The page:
Q.Write a program which will print all the pairs of prime numbers whose sum equals the number entered by the user. ( suggested by Aniseed ) (Intermediate)

#include<iostream.h>
#include<conio.h>
#include<math.h>

int prime(int);
void main()
{
 int i,j,c1,c2,num,f1,f2;
 clrscr();
 cout<<"Enter the number-";
 cin>>num;
 for(i=2,j=num-2;i<=num/2;i++,j--)
 {
  f1=prime(i);
  if(f1) 
   { 
    f2=prime(j);
	if(f2)
    cout<<"Pair:"<<i<<" + "<<j<<endl;	
   }
 }  
 getch();
}	  
int prime(int a)
{
 int i;
 for(i=2;i<=sqrt(a);i++) 
  if(a%i==0)
   return 0;
  else 
   continue;	
 return 1;
}

Plz verify it. Any suggestions,comments or recommendations are welcomed.

> #include<iostream.h>
This is old. The correct form is #include <iostream>
If you (or your compiler) don't know about namespaces, then it's time you looked into it, or upgraded your compiler. namespaces have been standard issue since 1998, so there's really no excuse any more.

> #include<conio.h>
This is non-standard. If you can write your code without it, do so.

> #include<math.h>
In a namespace enabled compiler, this would be #include <cmath>

> void main()
This is just wrong. main returns an int.

Your prime() function could be more efficient, especially for large numbers.
How many even primes are there?

Salem's post is just OK. Things that I more wanna say that if you write #include<iostream> then you must write "using namespace std;" next line & you can use #include<cmath> in place of #include<math.h>. That's all.

I know about namespaces and the new standards i.e #include<iostream> , but ya my compiler "Turbo C++ v3.0" is old and dont understands the new formats like namespaces and the new style header files. An upgraded, according to the new standards, code will be

#include<iostream>
#include<cmath>
using namespace std;
bool isprime(int);
int main()
{
 int i,j,c1,c2,num;
 bool f1,f2;
 cout<<"Enter the number-";
 cin>>num;
 for(i=2,j=num-2;i<=num/2;i++,j--)
 {
  f1=isprime(i);
  if(f1) 
   { 
    f2=isprime(j);
	if(f2)
    cout<<"Pair:"<<i<<" + "<<j<<endl;	
   }
 }  
 return 0;
}	  
bool isprime(int a)
{
 int i;
 for(i=2;i<=sqrt(a);i++) 
  if(a%i==0)
   return false;
  else 
   continue;	
 return true;
}

And thanks Salem and hiraksarkardg for your concern. :) Is conio.h not ISO C++ standard. Which funtion to be used in place of clrscr() and getch()?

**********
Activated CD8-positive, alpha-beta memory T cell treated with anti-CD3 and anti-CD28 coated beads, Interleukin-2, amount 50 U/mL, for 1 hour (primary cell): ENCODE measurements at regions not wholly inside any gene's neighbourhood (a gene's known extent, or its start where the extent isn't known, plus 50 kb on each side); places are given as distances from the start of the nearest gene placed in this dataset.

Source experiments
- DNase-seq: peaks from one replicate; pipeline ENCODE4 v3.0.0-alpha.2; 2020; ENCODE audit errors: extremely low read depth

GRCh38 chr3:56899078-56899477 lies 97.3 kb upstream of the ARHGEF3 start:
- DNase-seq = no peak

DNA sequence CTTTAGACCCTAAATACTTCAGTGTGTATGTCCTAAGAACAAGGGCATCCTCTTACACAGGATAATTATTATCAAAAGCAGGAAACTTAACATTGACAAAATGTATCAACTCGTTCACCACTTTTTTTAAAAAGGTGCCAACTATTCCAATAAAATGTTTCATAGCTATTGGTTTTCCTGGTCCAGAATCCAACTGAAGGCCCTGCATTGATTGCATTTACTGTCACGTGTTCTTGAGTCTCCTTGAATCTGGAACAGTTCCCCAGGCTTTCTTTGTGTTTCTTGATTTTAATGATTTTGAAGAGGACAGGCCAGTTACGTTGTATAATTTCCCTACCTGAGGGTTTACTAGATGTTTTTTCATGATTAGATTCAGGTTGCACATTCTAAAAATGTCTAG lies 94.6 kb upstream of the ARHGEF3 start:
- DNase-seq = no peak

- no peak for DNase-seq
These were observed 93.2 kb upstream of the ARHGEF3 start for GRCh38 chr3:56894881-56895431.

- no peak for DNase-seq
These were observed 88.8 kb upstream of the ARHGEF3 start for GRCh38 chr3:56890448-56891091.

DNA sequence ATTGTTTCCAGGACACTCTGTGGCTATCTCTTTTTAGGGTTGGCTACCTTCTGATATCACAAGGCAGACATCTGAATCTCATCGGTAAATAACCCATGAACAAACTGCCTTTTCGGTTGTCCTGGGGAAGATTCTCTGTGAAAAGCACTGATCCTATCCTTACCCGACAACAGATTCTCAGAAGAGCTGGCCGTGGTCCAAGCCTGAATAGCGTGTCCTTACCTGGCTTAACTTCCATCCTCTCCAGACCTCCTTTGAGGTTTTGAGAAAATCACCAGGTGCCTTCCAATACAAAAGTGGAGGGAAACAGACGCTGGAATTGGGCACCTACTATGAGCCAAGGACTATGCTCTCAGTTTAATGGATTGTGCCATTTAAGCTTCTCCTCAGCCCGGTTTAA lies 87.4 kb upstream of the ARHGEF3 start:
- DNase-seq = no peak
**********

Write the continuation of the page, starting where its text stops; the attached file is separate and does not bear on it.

> Is conio.h not ISO C++ standard.
Correct.

> Which funtion to be used in place of clrscr() and getch()?
Such things only matter (to some extent) when you're running from the IDE.
Most programs have neither.
Consider 'dir', which neither clears the screen, nor waits for a key press.

Why void main is deprecated in ISO standards? Where can i get a brief overview of the ISO C++ standards?

You can't deprecate what was never standard to begin with.
void main has always been wrong, despite what many popular books and sloppy compilers say or do

Thanks Salem for help, I think you really hate those who use "void main()" and you love "int main()" as your avtar and line under name says :D

Any other tips for efficiency?
There is only 1 even prime number i.e 2.

>>There is only 1 even prime number i.e 2

So, is there a simple way to determine if a number is even or odd? And, if any factor above 2 is even can the number be prime?

This might be a little more optimized:

bool isprime(int a)
{ 
  bool result = true;
  int i; 

  //assume a > 0
  if(a % 2 == 0)
    result  = false;
  else  
  {
     //check for factors, i, that are odd and above 1
    for(i = 3; i <= sqrt(a); i += 2) 
    {  
       if(a % i == 0) 
       {
          result = false;  
          break;
        }
    }
    return result;
}

Salem gave me the hint, but I dont got it. :( Thanks Lerner for helping.

Salem gave me the hint, but I dont got it. :( Thanks Lerner for helping.

"I don't get it" isn't helpful. You need to be more specific. What don't you get? The point is that this function is inefficient:

int prime(int a)
{
 int i;
 for(i=2;i<=sqrt(a);i++) 
  if(a%i==0)
   return 0;
  else 
   continue;	
 return 1;
}

because it is checking whether 4, 6, 8, 10, etc. are prime by testing whether a % i is equal to 0. You don't need to test 4, 6, 8, 10, etc. at all since there is no way they can be prime since they are even and not equal to 2. So test whether a is equal to 2 at the top. If it is, return true. Then test whether a is even. If it is, a is not prime, so return false. After that, just test the odd values of i as Salem and Lerner suggested.


Lerner's code: